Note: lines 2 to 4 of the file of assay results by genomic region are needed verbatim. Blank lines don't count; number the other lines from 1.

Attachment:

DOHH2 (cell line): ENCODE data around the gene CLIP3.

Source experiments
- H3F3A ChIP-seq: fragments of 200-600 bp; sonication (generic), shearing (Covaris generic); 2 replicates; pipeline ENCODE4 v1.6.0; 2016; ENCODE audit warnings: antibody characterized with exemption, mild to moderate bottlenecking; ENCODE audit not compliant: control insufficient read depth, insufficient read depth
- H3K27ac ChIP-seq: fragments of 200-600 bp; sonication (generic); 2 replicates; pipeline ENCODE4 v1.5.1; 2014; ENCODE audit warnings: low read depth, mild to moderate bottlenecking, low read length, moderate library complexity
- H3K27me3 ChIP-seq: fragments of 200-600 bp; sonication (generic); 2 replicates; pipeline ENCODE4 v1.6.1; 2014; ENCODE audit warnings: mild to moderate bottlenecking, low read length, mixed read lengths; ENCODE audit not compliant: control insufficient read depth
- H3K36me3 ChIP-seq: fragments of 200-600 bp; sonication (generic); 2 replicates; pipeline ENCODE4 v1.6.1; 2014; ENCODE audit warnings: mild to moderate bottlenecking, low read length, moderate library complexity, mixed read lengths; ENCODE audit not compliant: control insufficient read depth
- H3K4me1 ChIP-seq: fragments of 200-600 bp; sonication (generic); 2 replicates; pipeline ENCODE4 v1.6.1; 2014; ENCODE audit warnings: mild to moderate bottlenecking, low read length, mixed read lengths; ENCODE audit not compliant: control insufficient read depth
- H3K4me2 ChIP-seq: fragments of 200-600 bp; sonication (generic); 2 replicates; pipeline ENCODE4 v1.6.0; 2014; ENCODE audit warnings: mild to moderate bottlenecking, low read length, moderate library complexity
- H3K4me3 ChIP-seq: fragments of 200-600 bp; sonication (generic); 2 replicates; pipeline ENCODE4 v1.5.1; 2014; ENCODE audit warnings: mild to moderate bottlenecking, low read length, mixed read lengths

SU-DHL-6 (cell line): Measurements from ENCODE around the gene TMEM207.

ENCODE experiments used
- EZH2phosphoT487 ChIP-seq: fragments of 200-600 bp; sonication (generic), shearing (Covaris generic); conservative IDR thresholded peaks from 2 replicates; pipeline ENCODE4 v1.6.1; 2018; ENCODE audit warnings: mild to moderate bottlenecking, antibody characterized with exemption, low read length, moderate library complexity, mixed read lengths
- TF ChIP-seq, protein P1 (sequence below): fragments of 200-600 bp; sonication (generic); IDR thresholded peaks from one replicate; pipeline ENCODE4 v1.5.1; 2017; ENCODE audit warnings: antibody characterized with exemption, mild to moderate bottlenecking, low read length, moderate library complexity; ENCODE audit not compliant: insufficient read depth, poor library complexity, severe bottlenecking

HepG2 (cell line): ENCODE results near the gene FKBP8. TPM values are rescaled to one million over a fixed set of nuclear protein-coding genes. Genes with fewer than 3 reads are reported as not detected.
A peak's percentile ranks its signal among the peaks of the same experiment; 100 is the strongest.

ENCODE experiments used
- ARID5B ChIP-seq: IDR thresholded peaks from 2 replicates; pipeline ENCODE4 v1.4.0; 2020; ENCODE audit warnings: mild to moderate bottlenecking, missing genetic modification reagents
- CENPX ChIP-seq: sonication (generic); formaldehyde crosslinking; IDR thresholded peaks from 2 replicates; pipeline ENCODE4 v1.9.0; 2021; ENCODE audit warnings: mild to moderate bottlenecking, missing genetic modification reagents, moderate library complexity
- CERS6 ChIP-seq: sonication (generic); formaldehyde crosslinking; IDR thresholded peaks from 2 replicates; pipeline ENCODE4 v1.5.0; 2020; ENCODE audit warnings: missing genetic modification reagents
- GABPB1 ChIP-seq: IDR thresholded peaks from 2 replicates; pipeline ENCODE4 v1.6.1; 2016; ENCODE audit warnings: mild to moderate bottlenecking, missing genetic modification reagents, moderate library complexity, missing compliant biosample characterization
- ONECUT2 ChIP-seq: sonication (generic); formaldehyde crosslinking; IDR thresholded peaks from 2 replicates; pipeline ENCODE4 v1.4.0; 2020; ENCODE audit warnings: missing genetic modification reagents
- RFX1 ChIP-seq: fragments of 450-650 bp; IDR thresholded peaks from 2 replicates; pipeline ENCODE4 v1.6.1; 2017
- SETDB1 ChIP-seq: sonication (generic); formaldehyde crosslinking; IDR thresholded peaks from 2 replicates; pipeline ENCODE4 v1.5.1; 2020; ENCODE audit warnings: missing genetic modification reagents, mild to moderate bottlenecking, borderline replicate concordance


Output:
Source experiments
- H3F3A ChIP-seq: fragments of 200-600 bp; sonication (generic), shearing (Covaris generic); 2 replicates; pipeline ENCODE4 v1.6.0; 2016; ENCODE audit warnings: antibody characterized with exemption, mild to moderate bottlenecking; ENCODE audit not compliant: control insufficient read depth, insufficient read depth
- H3K27ac ChIP-seq: fragments of 200-600 bp; sonication (generic); 2 replicates; pipeline ENCODE4 v1.5.1; 2014; ENCODE audit warnings: low read depth, mild to moderate bottlenecking, low read length, moderate library complexity